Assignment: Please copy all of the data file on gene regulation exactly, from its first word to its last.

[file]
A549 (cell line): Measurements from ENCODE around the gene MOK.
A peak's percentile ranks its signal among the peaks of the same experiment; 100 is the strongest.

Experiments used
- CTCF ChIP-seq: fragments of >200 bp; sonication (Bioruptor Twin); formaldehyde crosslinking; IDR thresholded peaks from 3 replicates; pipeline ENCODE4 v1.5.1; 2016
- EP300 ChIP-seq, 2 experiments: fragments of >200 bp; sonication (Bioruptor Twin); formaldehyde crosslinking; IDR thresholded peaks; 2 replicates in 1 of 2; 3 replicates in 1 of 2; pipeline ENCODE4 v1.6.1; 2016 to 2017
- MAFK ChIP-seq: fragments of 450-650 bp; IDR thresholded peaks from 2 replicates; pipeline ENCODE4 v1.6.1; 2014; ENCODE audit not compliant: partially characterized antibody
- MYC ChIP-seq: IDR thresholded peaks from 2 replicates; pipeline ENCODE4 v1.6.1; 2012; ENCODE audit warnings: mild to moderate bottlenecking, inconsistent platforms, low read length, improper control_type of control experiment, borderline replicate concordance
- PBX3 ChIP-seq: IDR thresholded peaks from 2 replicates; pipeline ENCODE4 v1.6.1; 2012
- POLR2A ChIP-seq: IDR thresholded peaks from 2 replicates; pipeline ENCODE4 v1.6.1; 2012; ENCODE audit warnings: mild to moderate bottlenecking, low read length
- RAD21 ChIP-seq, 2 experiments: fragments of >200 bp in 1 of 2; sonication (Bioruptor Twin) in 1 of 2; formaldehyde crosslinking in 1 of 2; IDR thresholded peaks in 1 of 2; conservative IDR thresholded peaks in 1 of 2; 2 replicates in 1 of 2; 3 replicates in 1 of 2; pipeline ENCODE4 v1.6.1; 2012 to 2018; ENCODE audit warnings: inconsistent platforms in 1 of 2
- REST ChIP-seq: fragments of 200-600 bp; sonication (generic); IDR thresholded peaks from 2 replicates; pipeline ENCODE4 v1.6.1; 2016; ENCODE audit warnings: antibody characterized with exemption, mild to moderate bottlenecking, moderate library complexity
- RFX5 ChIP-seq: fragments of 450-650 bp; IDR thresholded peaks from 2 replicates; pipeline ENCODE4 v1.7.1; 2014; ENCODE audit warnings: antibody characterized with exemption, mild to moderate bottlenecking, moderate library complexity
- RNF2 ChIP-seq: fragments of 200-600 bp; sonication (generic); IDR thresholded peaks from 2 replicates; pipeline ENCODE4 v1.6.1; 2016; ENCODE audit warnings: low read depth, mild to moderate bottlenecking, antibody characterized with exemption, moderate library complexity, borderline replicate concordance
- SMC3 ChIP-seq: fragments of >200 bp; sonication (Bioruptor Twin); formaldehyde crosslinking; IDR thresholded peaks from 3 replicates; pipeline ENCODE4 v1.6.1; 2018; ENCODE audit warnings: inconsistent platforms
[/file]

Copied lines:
A549 (cell line): Measurements from ENCODE around the gene MOK.
A peak's percentile ranks its signal among the peaks of the same experiment; 100 is the strongest.

Experiments used
- CTCF ChIP-seq: fragments of >200 bp; sonication (Bioruptor Twin); formaldehyde crosslinking; IDR thresholded peaks from 3 replicates; pipeline ENCODE4 v1.5.1; 2016
- EP300 ChIP-seq, 2 experiments: fragments of >200 bp; sonication (Bioruptor Twin); formaldehyde crosslinking; IDR thresholded peaks; 2 replicates in 1 of 2; 3 replicates in 1 of 2; pipeline ENCODE4 v1.6.1; 2016 to 2017
- MAFK ChIP-seq: fragments of 450-650 bp; IDR thresholded peaks from 2 replicates; pipeline ENCODE4 v1.6.1; 2014; ENCODE audit not compliant: partially characterized antibody
- MYC ChIP-seq: IDR thresholded peaks from 2 replicates; pipeline ENCODE4 v1.6.1; 2012; ENCODE audit warnings: mild to moderate bottlenecking, inconsistent platforms, low read length, improper control_type of control experiment, borderline replicate concordance
- PBX3 ChIP-seq: IDR thresholded peaks from 2 replicates; pipeline ENCODE4 v1.6.1; 2012
- POLR2A ChIP-seq: IDR thresholded peaks from 2 replicates; pipeline ENCODE4 v1.6.1; 2012; ENCODE audit warnings: mild to moderate bottlenecking, low read length
- RAD21 ChIP-seq, 2 experiments: fragments of >200 bp in 1 of 2; sonication (Bioruptor Twin) in 1 of 2; formaldehyde crosslinking in 1 of 2; IDR thresholded peaks in 1 of 2; conservative IDR thresholded peaks in 1 of 2; 2 replicates in 1 of 2; 3 replicates in 1 of 2; pipeline ENCODE4 v1.6.1; 2012 to 2018; ENCODE audit warnings: inconsistent platforms in 1 of 2
- REST ChIP-seq: fragments of 200-600 bp; sonication (generic); IDR thresholded peaks from 2 replicates; pipeline ENCODE4 v1.6.1; 2016; ENCODE audit warnings: antibody characterized with exemption, mild to moderate bottlenecking, moderate library complexity
- RFX5 ChIP-seq: fragments of 450-650 bp; IDR thresholded peaks from 2 replicates; pipeline ENCODE4 v1.7.1; 2014; ENCODE audit warnings: antibody characterized with exemption, mild to moderate bottlenecking, moderate library complexity
- RNF2 ChIP-seq: fragments of 200-600 bp; sonication (generic); IDR thresholded peaks from 2 replicates; pipeline ENCODE4 v1.6.1; 2016; ENCODE audit warnings: low read depth, mild to moderate bottlenecking, antibody characterized with exemption, moderate library complexity, borderline replicate concordance
- SMC3 ChIP-seq: fragments of >200 bp; sonication (Bioruptor Twin); formaldehyde crosslinking; IDR thresholded peaks from 3 replicates; pipeline ENCODE4 v1.6.1; 2018; ENCODE audit warnings: inconsistent platforms